Crafty escape

Tim Richards heads for the green hills on the edge of the city.

Where to next? I'm standing high on a slope within the Dandenong Ranges National Park and the walking track I've been following is blocked by fallen trees. This sort of thing happens every time I visit Olinda. Having left the concrete jungle of the Melbourne CBD, I get excited by the prospect of bushwalking, neglect to obtain a proper map and end up on a walk that's more difficult than I'd expected.

But the good thing about this national park is you're never far from a craft shop. After spotting some rosellas and startling a wallaby with my heavy-footed presence, I break through to a track running alongside the golf course. Before long I'm back in Olinda, praising its proximity to the wild and preparing to tuck in to some local produce. Well, a pie.

History

Olinda started out as a forestry and farming town. In the late 19th century it became popular with tourists as an excursion destination and tourism is now the prime money-spinner for the community. Famous residents included artist Arthur Streeton.

Forest and gardens

The number one attraction of Olinda and its immediate vicinity is greenery and there's lots of it throughout the Dandenong Ranges National Park. For a guide to walking tracks through the park, pick up a brochure at the Dandenong Ranges and Knox Visitor Information Centre (1211 Burwood Highway, Upper Ferntree Gully, phone 1800 645 505).

Within walking distance of Olinda township are the National Rhododendron Gardens (The Georgian Road), 40 hectares of rhododendrons, azaleas and other species in a beautiful setting. Its latest development is a sensory garden featuring plants that can be touched, smelled, heard, admired even tasted.

Other gardens tended by Parks Victoria include the attractive Pirianda Garden (Hacketts Road), featuring a diverse selection of plants from across the globe; the R. J. Hamer Forest Arboretum (Chalet Road), with a spectacular view across the Yarra Valley; and the quirky William Ricketts Sanctuary (Mount Dandenong Tourist Road), featuring statues of Aborigines literally blended with the landscape.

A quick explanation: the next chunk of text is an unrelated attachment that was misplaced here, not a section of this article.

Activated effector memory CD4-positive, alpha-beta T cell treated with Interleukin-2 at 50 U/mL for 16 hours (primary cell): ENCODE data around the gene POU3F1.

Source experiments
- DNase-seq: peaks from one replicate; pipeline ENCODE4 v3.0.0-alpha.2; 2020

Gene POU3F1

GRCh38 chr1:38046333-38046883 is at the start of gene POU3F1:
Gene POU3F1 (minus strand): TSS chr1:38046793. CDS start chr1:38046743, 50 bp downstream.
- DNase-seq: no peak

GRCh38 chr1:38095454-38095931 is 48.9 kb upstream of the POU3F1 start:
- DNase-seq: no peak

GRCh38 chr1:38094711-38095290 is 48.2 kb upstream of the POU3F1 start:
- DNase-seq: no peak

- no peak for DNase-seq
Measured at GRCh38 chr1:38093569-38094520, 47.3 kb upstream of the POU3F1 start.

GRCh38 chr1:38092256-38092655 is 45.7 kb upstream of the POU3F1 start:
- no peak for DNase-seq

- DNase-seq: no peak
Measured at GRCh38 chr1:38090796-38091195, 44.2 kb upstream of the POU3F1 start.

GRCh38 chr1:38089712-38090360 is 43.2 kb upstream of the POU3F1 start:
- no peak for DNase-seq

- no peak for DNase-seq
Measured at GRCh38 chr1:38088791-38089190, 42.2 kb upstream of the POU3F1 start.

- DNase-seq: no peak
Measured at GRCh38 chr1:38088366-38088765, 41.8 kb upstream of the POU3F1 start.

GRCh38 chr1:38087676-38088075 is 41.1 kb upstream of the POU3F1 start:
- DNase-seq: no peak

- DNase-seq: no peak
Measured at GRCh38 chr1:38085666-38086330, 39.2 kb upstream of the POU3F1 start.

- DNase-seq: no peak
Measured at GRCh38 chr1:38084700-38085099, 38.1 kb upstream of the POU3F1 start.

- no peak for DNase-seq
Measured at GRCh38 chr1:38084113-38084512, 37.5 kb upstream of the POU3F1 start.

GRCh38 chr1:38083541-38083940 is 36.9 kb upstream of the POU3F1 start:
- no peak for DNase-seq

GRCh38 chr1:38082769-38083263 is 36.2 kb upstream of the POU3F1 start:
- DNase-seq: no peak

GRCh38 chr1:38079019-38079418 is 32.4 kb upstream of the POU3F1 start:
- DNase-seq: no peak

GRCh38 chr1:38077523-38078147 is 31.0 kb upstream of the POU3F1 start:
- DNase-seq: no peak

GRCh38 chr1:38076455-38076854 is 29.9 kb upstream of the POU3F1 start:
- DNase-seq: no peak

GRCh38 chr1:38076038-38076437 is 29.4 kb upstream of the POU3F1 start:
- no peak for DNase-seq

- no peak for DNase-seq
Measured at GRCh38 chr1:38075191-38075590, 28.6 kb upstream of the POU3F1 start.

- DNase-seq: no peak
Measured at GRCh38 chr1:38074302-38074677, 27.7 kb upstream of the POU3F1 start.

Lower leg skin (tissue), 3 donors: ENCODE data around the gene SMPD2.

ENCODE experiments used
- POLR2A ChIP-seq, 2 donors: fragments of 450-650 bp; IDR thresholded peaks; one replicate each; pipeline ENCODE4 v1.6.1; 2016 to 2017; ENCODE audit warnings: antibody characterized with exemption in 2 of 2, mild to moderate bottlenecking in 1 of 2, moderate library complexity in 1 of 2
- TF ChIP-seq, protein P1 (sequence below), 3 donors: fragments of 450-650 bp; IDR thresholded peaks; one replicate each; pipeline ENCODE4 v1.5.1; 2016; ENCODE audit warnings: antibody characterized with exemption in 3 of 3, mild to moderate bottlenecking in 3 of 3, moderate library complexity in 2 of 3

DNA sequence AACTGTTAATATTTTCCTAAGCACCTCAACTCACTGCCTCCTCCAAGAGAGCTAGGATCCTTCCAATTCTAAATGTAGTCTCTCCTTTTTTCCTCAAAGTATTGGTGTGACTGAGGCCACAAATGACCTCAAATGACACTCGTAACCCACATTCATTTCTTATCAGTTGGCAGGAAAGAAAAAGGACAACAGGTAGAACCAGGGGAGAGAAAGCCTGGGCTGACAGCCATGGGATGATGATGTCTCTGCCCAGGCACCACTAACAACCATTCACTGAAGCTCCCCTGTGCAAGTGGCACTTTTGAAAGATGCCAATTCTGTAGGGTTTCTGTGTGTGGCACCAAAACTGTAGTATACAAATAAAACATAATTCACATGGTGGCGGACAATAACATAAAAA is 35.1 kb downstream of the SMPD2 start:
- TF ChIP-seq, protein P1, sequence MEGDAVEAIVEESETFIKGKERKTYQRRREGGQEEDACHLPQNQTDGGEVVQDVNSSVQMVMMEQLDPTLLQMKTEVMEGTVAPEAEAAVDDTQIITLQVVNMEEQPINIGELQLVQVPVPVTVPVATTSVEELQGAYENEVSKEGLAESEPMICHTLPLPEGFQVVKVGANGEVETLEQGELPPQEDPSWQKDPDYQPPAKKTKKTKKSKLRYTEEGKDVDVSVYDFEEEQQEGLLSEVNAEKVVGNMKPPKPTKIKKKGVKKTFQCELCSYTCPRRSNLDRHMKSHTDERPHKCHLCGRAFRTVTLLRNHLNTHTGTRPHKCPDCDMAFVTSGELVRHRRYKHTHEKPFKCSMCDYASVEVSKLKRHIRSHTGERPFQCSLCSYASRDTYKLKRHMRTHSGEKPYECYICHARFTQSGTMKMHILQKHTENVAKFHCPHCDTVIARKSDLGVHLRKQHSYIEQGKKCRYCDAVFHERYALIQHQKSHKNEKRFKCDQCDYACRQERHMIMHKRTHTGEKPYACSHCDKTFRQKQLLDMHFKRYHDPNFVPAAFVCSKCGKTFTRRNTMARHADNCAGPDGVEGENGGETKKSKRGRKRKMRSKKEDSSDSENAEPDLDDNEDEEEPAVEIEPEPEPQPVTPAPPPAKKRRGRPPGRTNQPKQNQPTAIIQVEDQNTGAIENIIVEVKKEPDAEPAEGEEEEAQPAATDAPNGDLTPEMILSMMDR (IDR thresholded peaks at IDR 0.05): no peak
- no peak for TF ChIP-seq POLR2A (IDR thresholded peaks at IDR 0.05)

Advertisement

An impressive privately owned garden open to the public is Cloudehill (89 Olinda-Monbulk Road, phone 9751 1009), established by the Woolrich family in the 1890s.

Other attractions

- Wild Oak Cooking School. Learn the gentle art of food preparation. It also runs food tours of the region (232 Ridge Road, phone 9751 2033).

- Olinda Health and Spa. This day spa offers a neat contrast to the nearby shopping and dining options (1606 Mount Dandenong Tourist Road, phone 9751 0662).

- Olinda Golf Course. The cafe is worth dropping in to for its views across the greens to the forest beyond (75 Olinda-Monbulk Road, phone 9751 1399).

Shopping

Olinda's busy shopping strip, crowded on weekends, is flush with shops selling homewares, furniture and craft items.

Here are a few of its more memorable places to browse.

- Treasures of Istanbul. Packed with brightly coloured ceramics, including some hand-painted tiles, and Turkish rugs up to 20 square metres in area (6 Parsons Lane, phone 9751 1406).

- Freyja. A pleasant surprise among the lace and bookshelves, this fashion boutique is an outlet for successful local designer Tamarind Croft. (45 Olinda-Monbulk Road, phone 9751 0755).

- Herbicious Delicious. Great range of cookware from across the world, along with Yarra Valley produce and Herbie's Spices. If you thought ras el hanout was a James Bond villain, pick up the Moroccan spice and become enlightened (10 Parsons Lane, phone 9751 0026).

- Idyllism. An unusual range of New Age items, along with jewellery made of rare stones such as larimar and gaspeite. In good weather, palm readers, tarot readers and clairvoyants give readings on the grass outside the shop. Yes, you do have to book for the clairvoyant (10 Parsons Lane, phone 9751 0058).